“The No. 1 priority is taking care of the football.”
That was quarterback Brian Hoyer shortly after the Bear’s embarrassing fourth quarter meltdown against, of all teams, the Jacksonville Jaguars on Sunday.
Before I go any further let me clarify what I mean in the headline. I am in no way saying Brian Hoyer doesn’t care about winning football games. That’s stupid. Of course he does. What I’m saying is that Brian Hoyer is going to avoid taking risks at all costs, even if the cost is ultimately losing the game.
Since taking over for an injured Jay Cutler in Week 2, Hoyer has performed more than admirably. He’s notably thrown for over 300 yards in all four of his starts. He’s getting his passes off efficiently and spreading the ball well to Bears’ receivers.
But perhaps what’s getting the most attention from fans and in the media is that Brian Hoyer has done all of this without turning the ball over once. Impressive, right?
Something less impressive? In those four 300+ yard, turnover free starts, Brian Hoyer is 1-3.
Less impressive still? Two of the three losses came to the Colts and the Jaguars, who are frankly garbage teams with terrible defenses. His lone win? Against the Detroit Lions, who while 3-3, are fairly beatable on any given day.
To take a little more shine off of Hoyer’s sparkling stats, in the Jacksonville Jaguars game he only went 5 for 13 on passes 10 yards or further, and while throwing for 300+ yards each game is an impressive feat, it becomes slightly less impressive when you discover that more than half of those yards came after the receiver has caught the ball.
Lastly, even though the Hoyer led offense is ranked seventh in total yards gained, they are a dismal 31st when it comes to points scored. That’s a huge discrepancy, and perhaps the stat disgruntled Bears fans look to the most when arguing that Jay Cutler should be reinstated as the starter when he’s healthy.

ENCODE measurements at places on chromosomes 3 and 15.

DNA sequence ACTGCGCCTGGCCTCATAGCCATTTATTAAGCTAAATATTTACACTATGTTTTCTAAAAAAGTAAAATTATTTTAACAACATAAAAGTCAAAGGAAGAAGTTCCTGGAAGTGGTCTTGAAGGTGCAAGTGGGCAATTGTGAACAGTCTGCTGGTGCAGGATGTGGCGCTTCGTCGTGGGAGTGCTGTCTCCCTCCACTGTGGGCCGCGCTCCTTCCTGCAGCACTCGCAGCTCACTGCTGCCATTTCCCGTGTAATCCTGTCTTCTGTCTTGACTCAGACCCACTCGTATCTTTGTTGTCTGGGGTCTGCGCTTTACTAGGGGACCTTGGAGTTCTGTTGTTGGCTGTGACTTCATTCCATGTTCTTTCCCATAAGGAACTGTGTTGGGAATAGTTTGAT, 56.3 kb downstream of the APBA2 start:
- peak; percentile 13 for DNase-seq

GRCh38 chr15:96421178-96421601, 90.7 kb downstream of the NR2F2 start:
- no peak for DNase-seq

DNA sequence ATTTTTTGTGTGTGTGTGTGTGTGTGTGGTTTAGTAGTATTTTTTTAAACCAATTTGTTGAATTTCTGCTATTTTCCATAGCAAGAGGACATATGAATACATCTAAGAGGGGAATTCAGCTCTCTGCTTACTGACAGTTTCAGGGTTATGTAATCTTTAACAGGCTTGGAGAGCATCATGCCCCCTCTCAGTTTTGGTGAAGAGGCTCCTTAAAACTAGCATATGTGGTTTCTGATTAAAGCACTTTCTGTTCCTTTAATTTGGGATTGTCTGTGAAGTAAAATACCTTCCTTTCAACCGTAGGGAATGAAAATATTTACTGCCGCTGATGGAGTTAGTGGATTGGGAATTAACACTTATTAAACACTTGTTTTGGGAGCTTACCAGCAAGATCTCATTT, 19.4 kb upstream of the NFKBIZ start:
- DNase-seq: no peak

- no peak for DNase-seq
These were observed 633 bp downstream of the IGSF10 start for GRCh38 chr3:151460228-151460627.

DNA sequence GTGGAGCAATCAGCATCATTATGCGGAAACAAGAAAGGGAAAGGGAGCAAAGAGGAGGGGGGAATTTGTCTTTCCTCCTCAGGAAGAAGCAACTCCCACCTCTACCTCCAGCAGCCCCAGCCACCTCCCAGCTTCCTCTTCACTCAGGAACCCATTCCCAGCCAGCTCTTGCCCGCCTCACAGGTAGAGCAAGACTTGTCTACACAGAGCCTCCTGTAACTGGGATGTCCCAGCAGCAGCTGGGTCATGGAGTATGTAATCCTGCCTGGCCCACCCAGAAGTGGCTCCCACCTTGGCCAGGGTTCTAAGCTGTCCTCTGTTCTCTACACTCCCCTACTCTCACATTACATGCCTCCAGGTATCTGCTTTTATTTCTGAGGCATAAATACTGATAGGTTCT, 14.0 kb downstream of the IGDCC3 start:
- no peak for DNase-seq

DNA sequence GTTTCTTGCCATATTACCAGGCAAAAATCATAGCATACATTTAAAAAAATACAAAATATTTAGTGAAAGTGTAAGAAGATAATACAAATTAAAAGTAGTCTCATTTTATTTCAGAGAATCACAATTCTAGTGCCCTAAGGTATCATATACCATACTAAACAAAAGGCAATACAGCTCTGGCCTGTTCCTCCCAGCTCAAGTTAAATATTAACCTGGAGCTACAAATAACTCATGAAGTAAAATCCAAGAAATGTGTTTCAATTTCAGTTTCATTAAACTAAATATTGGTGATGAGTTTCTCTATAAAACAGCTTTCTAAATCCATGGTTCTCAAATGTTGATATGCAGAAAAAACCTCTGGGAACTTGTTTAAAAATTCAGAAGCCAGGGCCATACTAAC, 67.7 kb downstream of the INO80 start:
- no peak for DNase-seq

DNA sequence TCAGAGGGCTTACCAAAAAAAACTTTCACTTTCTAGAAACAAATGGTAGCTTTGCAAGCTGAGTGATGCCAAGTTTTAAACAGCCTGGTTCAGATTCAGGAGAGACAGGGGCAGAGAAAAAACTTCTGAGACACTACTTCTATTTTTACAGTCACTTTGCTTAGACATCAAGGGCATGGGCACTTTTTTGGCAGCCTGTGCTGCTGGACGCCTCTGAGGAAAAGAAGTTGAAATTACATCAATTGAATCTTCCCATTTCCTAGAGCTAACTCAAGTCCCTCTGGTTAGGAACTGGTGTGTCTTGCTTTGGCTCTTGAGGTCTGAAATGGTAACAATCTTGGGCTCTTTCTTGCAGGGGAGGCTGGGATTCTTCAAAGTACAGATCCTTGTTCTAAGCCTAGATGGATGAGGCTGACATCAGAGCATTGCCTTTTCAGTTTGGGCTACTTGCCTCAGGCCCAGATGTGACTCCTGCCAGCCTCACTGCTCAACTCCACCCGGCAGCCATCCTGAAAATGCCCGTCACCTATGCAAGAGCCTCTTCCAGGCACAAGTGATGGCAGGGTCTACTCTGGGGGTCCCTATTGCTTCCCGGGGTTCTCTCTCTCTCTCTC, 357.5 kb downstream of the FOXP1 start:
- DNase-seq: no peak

Say what you will about Cutler (and believe me, most Bears fans do), no one can doubt his superior arm strength and athletic ability when comparing him to Hoyer. Cutler has the kind of play-making ability to win games. He’s a difference maker on the field, and the Bear’s 1-5 record this season is making many question whether or not he would’ve been the difference between winning and losing the last two games against the Colts and the Jags.
The obvious downside with Cutler is his career long issue with ball security and costly interceptions, making him, shall we say, a somewhat controversial figure in the city of Chicago. Even with his much-lauded improvement in turnovers last year, it’s still seen as his Achilles’ heel, and the reason why many fans are ready for Chicago to be done with Cutler for good.
Brian Hoyer knows this, and is doing everything possible on the field and in his press conferences to remind fans, the media, and most importantly, coach John Fox that despite his shortcomings, one thing he will not do is turn the ball over.
So far, for Fox, that seems to be enough. Several media reports say that the starting job is Hoyer’s to lose, and Fox, a pretty conservative guy himself, prefers Hoyer’s style of play, seemingly regardless of the team’s actual win or loss record.
In John Fox’s mind it appears that Hoyer’s ball security> Cutler’s dynamic play making abilities.
This is all complicated even more by the fact that Fox and the Bears have provided no real timetable for when Cutler will be healthy enough to play.
Cutler hasn’t seen the field after going down with a right thumb sprain in week 2 against Philadelphia. At the time John Fox said the injury was “day-to-day”, but it’s a month later and he has only officially participated in practice once.
When asked if Cutler would likely be ready to play after the week 9 bye, Fox responded, “That’s like asking what’s the weather going to be like tomorrow.” (For the record, it’s supposed to be mostly cloudy with a high of 53 in Green Bay for the game tomorrow, but perhaps Fox has never heard of the Weather Channel…)
Regardless of Cutler’s uncertain health, and Fox’s preference for conservative ball protection, the Bears are 1-5. They have two huge divisional games coming up versus the Packers and the Vikings, and there is a very real possibility that they go in to their week 9 bye 1-7.
If that’s the case, Hoyer might have a hard time convincing people that he’s still the better option, regardless of how many yards he puts up or how well he protects the ball.
At a certain point the number one priority needs to be winning games, and in that regard Hoyer’s yet to prove he’s the best man for the job.